Europe is not quite as dominant as in previous years, which suggests the beginnings of a shift towards greater diversity and globalisation. As for languages, Spanish is best represented with three of the thirteen books:

All of the books translated from Spanish are from Latin America rather than peninsular Spain, which also partly accounts for the more diverse geographical spread. Arabic and French tie for second place, and of the remaining six, two are Asian and four European.

It’s not only women writers who make up the majority of this list: independent publishers are the big winners, with eleven of the thirteen entries. The year when gendered and eurocentric biases are less evident is the same year that independent publishers dominate the longlist, suggesting a direct correlation between the activism of smaller presses and increased parity in the translated literature market. As MBI judge Maureen Freely noted in an article in The Guardian, “the really good independents have become the cultural talent scouts”, and The Remainder and Drive Your Plow are stellar examples of this: The Remainder is a debut novel published by And Other Stories as part of their commitment to the Year of Publishing Women, and Tokarczuk was discovered by Jacques Testard of Fitzcarraldo Editions because of his determination to seek out a Polish author as a response to the backlash against the Polish community in the wake of the Brexit referendum.

The regrets…

Though there is much to celebrate, I can’t offer a reaction without mentioning the books I wish had been on the longlist. I am fully aware that I have not read all thirteen longlisted books, and that my opinions are necessarily inflected with my own subjectivities, but for what it’s worth, I am baffled that these two did not feature on the longlist:

Disoriental (Négar Djavadi, translated by Tina Kover for Europa Editions): this is not just one of the best books I’ve read for this project, it’s one of the best books I’ve ever read. A sweeping family saga set in twentieth-century Iran, Disoriental is also a personal story of exile and (dis)integration in Europe. It’s ambitious, witty, wrenching, and the translation by Tina Kover is exquisite.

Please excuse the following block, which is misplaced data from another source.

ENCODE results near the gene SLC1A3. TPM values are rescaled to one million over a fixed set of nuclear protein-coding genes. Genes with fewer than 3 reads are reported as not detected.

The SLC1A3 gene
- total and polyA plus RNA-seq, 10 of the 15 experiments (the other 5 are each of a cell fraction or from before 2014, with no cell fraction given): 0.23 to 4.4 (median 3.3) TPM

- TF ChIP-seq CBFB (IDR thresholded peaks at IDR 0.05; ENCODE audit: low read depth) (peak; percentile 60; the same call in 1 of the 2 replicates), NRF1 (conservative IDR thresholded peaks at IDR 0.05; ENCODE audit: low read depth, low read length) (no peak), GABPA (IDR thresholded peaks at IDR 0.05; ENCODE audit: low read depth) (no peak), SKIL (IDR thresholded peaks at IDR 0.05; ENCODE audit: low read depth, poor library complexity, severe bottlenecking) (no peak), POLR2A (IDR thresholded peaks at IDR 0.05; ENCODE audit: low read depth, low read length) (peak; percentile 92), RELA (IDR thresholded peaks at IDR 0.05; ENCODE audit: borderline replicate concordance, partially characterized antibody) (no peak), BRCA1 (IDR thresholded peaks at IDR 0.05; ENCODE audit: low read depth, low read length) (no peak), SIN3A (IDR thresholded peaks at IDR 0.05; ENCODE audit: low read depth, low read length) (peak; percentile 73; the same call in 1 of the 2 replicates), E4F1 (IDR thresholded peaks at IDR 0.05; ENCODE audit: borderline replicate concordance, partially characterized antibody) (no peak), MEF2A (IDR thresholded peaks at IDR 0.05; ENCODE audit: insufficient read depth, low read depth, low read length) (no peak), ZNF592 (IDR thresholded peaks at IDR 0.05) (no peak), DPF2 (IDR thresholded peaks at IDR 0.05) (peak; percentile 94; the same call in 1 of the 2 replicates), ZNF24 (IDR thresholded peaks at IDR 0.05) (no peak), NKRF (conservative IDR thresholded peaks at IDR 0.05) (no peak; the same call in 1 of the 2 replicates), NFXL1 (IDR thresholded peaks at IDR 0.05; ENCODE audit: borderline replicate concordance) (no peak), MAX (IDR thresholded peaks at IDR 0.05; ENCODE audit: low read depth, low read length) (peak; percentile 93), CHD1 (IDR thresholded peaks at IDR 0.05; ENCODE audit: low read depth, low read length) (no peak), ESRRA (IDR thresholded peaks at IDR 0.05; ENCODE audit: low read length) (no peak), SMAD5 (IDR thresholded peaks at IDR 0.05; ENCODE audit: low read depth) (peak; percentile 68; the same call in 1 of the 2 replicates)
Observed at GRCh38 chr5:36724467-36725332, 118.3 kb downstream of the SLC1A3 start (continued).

Resistance (Julián Fuks, translated by Daniel Hahn for Charco Press): another story of exile and an intensely poetic imbrication of the personal and the historical. Resistance is a haunting account of Fuks’s troubled relationship with his adopted brother, and the consequences of displacement. The writing is taut, subtle, and lyrical, and Hahn’s translation is flawless.

The shortlist?

I fervently hope that both Drive Your Plow and The Remainder will make it onto the shortlist. Last year’s winner and a debut author, two fantastic books and two impeccable translations. I’ll leave you with a favourite quotation from each:

“Can it really be true? Is this nightmare really happening? This mass killing, cruel, impassive, automatic, without any pangs of conscience, without the slightest pause for thought, though plenty of thought is applied to ingenious philosophies and theologies. What sort of a world is this, where killing and pain are the norm? What on earth is wrong with us?”
Drive Your Plow Over the Bones of the Dead

“the heat intensifies and I push it away and the ash is falling and I push it away and the memories come flooding back and I push them away too, and I think that I could just let go, let it all out and then leave, but no, I don’t, cos if I did that I’d get lost and I’ve already got enough missing people on my hands; I’m never going missing, never ever.”
The Remainder

Further reading:

Tony offers the Man Booker International shadow panel’s official response to the longlist

Michael at Translated Lit does a roundup of the longlist

Jess and Will at Books and Bao choose their favourites, with links to reviews of several of the longlisted books

My full reviews of two other longlisted books:

Samanta Schweblin, Mouthful of Birds, translated by Megan McDowell (Oneworld Books, 2019)

Annie Ernaux, The Years, translated by Alison L. Strayer (Fitzcarraldo Editions, 2018)